An artificial intelligence (AI) algorithm was able to predict patients' risk for future cardiovascular events by quantifying their coronary artery calcium (CAC) on routine chest CT exams, according to research published online January 29 in Nature Communications.
A team of researchers from Brigham and Women's Hospital (BWH) and Massachusetts General Hospital (MGH) developed a deep-learning model to automatically measure CAC on routine gated and nongated chest CT exams and then tested it on over 20,000 patients from four large clinical trials. They found that the algorithm's automated calcium score correlated highly with manual CAC quantification and was an independent predictor of cardiovascular events across multiple clinical scenarios.
"Implementation into clinical practice would address the unmet need of automating proven imaging biomarkers to guide management and improve population health," the authors wrote.
A key risk factor
Although CAC information should be available for almost every patient who receives chest CT, it typically isn't quantified due to time restrictions, according to senior author Hugo Aerts, PhD, of BWH's Artificial Intelligence in Medicine (AIM) Program. As a result, the researchers sought to develop an automated method for calculating this important risk factor for future cardiovascular events.
First author Roman Zeleznik of BWH's AIM Program and colleagues trained their end-to-end AI algorithm using data from 1,636 asymptomatic participants in the Framingham Heart Study (FHS). After localizing and segmenting the heart on chest CT exams, the deep-learning model then segments the CAC and calculates a calcium score. These scores are used to stratify patients into risk categories: very low (CAC = 0), low (CAC = 1-100), moderate (CAC = 101-300), and high (CAC > 300).
The researchers tested the algorithm on over 20,000 patients from four different study cohorts, including 663 from the FHS study, 14,959 heavy smokers receiving lung cancer screening in the National Lung Screening Trial, 4,021 patients with stable chest pain receiving cardiac CT (the Prospective Multicenter Imaging Study for Evaluation of Chest Pain, the PROMISE trial), and 441 patients with acute chest pain receiving cardiac CT (the Rule Out Myocardial Infarction Using Computer-Assisted Tomography, the ROMICAT trial).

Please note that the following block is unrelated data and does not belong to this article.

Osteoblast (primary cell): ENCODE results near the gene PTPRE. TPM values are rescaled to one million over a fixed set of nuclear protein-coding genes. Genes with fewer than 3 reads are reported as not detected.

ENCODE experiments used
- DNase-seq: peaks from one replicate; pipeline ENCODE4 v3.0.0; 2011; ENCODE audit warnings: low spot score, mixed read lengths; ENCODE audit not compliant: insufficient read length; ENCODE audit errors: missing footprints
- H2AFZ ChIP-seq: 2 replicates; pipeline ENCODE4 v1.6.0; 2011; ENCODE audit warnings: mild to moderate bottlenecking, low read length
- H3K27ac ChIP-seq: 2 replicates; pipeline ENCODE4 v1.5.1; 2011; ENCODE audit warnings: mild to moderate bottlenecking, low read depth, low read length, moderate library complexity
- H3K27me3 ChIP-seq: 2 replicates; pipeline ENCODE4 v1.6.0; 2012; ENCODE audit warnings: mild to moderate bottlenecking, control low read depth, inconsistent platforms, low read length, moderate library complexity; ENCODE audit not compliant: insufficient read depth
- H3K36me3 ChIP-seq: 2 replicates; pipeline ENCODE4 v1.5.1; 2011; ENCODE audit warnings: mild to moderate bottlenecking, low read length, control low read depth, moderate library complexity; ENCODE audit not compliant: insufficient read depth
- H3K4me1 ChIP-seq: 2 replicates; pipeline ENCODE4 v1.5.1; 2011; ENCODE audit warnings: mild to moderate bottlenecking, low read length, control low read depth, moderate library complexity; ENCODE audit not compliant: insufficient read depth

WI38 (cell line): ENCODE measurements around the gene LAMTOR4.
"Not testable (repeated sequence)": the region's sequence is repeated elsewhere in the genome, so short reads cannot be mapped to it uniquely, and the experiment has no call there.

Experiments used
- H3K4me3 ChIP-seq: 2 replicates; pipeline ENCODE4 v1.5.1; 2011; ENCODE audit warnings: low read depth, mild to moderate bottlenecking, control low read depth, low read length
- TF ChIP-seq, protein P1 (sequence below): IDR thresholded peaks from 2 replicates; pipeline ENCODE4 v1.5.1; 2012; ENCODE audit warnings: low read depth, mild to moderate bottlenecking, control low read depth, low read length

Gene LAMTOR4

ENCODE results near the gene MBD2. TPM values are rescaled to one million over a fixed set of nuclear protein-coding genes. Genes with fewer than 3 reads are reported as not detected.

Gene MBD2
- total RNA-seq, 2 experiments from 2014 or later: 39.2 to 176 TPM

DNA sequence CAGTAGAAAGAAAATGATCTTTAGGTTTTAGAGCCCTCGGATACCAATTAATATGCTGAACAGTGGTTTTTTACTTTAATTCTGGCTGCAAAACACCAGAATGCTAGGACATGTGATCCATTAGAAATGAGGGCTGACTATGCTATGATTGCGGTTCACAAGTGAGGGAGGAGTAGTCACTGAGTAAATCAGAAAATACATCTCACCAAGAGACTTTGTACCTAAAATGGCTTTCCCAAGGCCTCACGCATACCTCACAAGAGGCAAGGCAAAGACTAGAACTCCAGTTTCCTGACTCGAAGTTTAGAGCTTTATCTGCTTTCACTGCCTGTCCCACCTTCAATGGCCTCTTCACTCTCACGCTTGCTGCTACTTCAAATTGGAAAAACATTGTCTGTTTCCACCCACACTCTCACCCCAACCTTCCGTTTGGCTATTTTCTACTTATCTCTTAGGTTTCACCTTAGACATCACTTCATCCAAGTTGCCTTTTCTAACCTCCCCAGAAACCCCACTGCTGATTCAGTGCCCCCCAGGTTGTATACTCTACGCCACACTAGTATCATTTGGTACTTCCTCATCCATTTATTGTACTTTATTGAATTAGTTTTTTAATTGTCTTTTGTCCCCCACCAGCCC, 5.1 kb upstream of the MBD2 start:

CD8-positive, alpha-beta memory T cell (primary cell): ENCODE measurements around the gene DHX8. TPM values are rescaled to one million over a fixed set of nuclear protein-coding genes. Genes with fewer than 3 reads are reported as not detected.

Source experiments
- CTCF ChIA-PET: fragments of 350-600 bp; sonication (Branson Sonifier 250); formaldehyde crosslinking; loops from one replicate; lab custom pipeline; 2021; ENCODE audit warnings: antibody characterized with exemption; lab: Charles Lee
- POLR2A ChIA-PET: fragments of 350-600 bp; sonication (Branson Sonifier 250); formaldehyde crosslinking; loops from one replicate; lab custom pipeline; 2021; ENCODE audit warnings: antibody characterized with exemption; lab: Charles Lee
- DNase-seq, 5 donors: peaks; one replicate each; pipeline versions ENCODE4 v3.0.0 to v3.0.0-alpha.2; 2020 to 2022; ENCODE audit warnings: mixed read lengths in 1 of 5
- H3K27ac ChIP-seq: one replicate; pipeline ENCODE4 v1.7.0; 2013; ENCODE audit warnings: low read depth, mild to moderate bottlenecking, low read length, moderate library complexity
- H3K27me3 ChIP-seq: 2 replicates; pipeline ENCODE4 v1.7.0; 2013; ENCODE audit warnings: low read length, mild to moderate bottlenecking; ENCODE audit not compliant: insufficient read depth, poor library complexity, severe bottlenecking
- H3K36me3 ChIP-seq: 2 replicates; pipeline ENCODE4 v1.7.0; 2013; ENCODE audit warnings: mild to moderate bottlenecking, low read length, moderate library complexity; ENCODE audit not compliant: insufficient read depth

After comparing the patient's AI-calculated risk category with patient outcomes, the researchers found that the automated score was a strong predictor -- independent of risk factors such as age, sex, diabetes, heart disease, hypertension, and stroke -- for future cardiovascular events in all patient cohorts included in the study. Patients deemed to be high risk based on the automated score had the highest hazard ratios -- up to 4.3 when compared with patients categorized as very-low risk, according to the researchers.
What's more, the algorithm's calcium score correlated highly (Spearman's correlation of 0.92) with human expert readers in a sample of 5,521 study participants. It also yielded a comparable area under the curve (AUC) to manual risk scores across three clinical trial cohorts, as well as demonstrated robust test-retest reliability in data from 252 individuals.
|AI performance for predicting cardiovascular events across test cohorts|
|Manually derived risk scores||AI-calculated risk score|
|Test-retest reliability (intraclass correlation coefficient)||0.997||0.993|
The AUC difference did not reach statistical significance (p = 0.544).
The study shows the opportunity to use AI to glean additional value from chest CT exams, according to co-author Dr. Michael Lu of MGH's Cardiovascular Imaging Research Center (CIRC).
"The coronary artery calcium score can help patients and physicians make informed, personalized decisions about whether to take a statin," Lu said in a statement. "From a clinical perspective, our long-term goal is to implement this deep-learning system in electronic health records, to automatically identify the patients at high risk."
Co-author Dr. Udo Hoffmann of MGH's CIRC also noted that the algorithm's strong performance across the different study cohorts strengthens its generalizability to clinical settings.
The open-source algorithm can be downloaded for free from the group's website.